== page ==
South American farmers expected to favor soy over corn
LONDON -- South American farmers deciding now about what to plant for the next season probably will favor soybeans over corn as profit prospects are better for the oilseed than for grain, Oil World said.
While prices have declined for both crops, lower profit outlook "was more pronounced in corn than for soybeans," the Hamburg-based researcher said Tuesday in an emailed report. Brazil's soybean production may be a record 87 million to 89 million metric tons, compared with a five-year average of 70.1 million tons, Oil World said, citing private estimates. Brazil is the second-biggest soybean producer after the United States, according to the U.S. Department of Agriculture.
"Farmers in South America will favor soybeans at the expense of corn plantings," Oil World said. "This is based on current futures prices and current estimates of costs for production and harvesting."
Soybean futures on the Chicago Board of Trade, the global benchmark, have tumbled 16 percent this year, less than the 34 percent decline for the most-active corn contract. Production in the United States, historically the largest grower of both crops, is projected to rebound to records as fields recover from last year's drought, which slashed output and sent prices to all-time highs.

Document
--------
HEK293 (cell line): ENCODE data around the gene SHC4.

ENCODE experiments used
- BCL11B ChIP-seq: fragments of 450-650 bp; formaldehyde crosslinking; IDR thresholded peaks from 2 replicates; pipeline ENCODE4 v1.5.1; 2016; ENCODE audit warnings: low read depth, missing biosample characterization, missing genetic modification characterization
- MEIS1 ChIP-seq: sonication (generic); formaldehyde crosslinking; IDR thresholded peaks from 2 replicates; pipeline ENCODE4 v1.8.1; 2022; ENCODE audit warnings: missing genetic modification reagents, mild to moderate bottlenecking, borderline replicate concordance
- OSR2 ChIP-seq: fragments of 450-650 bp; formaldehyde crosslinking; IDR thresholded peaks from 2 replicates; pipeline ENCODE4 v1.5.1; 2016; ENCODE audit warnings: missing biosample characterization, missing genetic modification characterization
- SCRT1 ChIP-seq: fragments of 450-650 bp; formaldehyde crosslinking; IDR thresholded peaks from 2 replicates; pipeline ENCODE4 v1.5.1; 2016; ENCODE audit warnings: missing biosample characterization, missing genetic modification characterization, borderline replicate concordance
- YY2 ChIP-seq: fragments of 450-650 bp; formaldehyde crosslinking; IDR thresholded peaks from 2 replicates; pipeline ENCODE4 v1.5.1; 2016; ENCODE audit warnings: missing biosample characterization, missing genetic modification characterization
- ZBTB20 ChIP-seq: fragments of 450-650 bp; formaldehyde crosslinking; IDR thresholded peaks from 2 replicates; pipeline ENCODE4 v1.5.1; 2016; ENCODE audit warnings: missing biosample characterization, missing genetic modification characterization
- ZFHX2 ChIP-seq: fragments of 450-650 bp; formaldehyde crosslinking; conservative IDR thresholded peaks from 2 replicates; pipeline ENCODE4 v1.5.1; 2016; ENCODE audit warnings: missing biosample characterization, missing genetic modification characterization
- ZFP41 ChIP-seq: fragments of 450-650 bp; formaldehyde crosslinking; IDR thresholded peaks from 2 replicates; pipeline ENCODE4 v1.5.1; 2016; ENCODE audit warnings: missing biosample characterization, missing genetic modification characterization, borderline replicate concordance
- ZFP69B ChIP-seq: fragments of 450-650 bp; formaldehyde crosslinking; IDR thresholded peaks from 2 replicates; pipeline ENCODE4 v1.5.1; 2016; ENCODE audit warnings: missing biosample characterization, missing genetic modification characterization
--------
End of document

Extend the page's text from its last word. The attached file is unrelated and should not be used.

Profits for Argentine farmers "are under even greater pressure" amid export taxes, unfavorable exchange rates and high energy costs, Oil World said. Production costs are higher for corn, so farmers may plant more soybeans or sunflower seeds instead, according to the report.
Profit margins for farmers in South Cordoba in Argentina are about $75 a hectare (2.47 acres) for corn, compared with $507 a hectare in November 2012, while farmers who rent land might lose about $50 a hectare, Oil World said. Farmers might make $148 and $139 a hectare on first-crop and second-crop soybeans, less than half the amount a year earlier.
Farmers usually start planting soybeans in October and November in Brazil and Argentina, while corn is often sown beginning in August and September. Harvesting of wheat crops begins in September.
Cold weather and frost during the last 10 days of July caused "considerable damage" to wheat, rapeseed, olives and coffee, Oil World said. Frost in Brazil's Parana state destroyed 300,000 to 500,000 tons of wheat out of production previously estimated to reach 2.7 million tons. Farmers in Argentina were unable to plant as much wheat as originally intended, and some crops in Paraguay also were damaged, which will cut the country's wheat output below 1.3 million tons.
Frost conditions "at several locations were the worst in more than 40 years," Oil World said. "The extent of the impact from recent frost is still uncertain."